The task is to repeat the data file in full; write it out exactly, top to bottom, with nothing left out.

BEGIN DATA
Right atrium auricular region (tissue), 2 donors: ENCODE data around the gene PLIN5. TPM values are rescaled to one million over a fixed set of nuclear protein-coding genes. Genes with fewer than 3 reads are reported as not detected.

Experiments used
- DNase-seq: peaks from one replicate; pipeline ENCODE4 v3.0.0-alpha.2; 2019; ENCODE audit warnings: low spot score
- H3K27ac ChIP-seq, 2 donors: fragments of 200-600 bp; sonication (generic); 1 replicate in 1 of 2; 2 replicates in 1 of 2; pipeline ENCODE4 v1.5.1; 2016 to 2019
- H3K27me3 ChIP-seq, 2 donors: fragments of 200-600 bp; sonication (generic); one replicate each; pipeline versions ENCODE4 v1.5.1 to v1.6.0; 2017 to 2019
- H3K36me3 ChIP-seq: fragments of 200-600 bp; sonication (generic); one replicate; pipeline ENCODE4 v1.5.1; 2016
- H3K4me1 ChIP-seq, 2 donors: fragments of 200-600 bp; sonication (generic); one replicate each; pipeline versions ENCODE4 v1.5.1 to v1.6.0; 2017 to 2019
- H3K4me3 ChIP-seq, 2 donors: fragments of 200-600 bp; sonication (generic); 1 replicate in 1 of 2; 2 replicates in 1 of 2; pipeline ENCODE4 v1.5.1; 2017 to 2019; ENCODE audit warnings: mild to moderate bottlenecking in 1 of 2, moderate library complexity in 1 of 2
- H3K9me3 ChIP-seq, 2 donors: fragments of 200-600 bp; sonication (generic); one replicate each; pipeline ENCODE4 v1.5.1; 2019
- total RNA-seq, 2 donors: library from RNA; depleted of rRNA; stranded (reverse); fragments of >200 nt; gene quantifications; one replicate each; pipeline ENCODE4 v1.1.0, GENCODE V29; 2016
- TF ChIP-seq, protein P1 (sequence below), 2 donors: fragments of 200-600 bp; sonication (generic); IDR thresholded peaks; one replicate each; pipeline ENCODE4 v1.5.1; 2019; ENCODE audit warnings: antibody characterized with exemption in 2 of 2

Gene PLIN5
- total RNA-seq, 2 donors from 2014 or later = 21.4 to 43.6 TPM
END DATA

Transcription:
Right atrium auricular region (tissue), 2 donors: ENCODE data around the gene PLIN5. TPM values are rescaled to one million over a fixed set of nuclear protein-coding genes. Genes with fewer than 3 reads are reported as not detected.

Experiments used
- DNase-seq: peaks from one replicate; pipeline ENCODE4 v3.0.0-alpha.2; 2019; ENCODE audit warnings: low spot score
- H3K27ac ChIP-seq, 2 donors: fragments of 200-600 bp; sonication (generic); 1 replicate in 1 of 2; 2 replicates in 1 of 2; pipeline ENCODE4 v1.5.1; 2016 to 2019
- H3K27me3 ChIP-seq, 2 donors: fragments of 200-600 bp; sonication (generic); one replicate each; pipeline versions ENCODE4 v1.5.1 to v1.6.0; 2017 to 2019
- H3K36me3 ChIP-seq: fragments of 200-600 bp; sonication (generic); one replicate; pipeline ENCODE4 v1.5.1; 2016
- H3K4me1 ChIP-seq, 2 donors: fragments of 200-600 bp; sonication (generic); one replicate each; pipeline versions ENCODE4 v1.5.1 to v1.6.0; 2017 to 2019
- H3K4me3 ChIP-seq, 2 donors: fragments of 200-600 bp; sonication (generic); 1 replicate in 1 of 2; 2 replicates in 1 of 2; pipeline ENCODE4 v1.5.1; 2017 to 2019; ENCODE audit warnings: mild to moderate bottlenecking in 1 of 2, moderate library complexity in 1 of 2
- H3K9me3 ChIP-seq, 2 donors: fragments of 200-600 bp; sonication (generic); one replicate each; pipeline ENCODE4 v1.5.1; 2019
- total RNA-seq, 2 donors: library from RNA; depleted of rRNA; stranded (reverse); fragments of >200 nt; gene quantifications; one replicate each; pipeline ENCODE4 v1.1.0, GENCODE V29; 2016
- TF ChIP-seq, protein P1 (sequence below), 2 donors: fragments of 200-600 bp; sonication (generic); IDR thresholded peaks; one replicate each; pipeline ENCODE4 v1.5.1; 2019; ENCODE audit warnings: antibody characterized with exemption in 2 of 2

Gene PLIN5
- total RNA-seq, 2 donors from 2014 or later = 21.4 to 43.6 TPM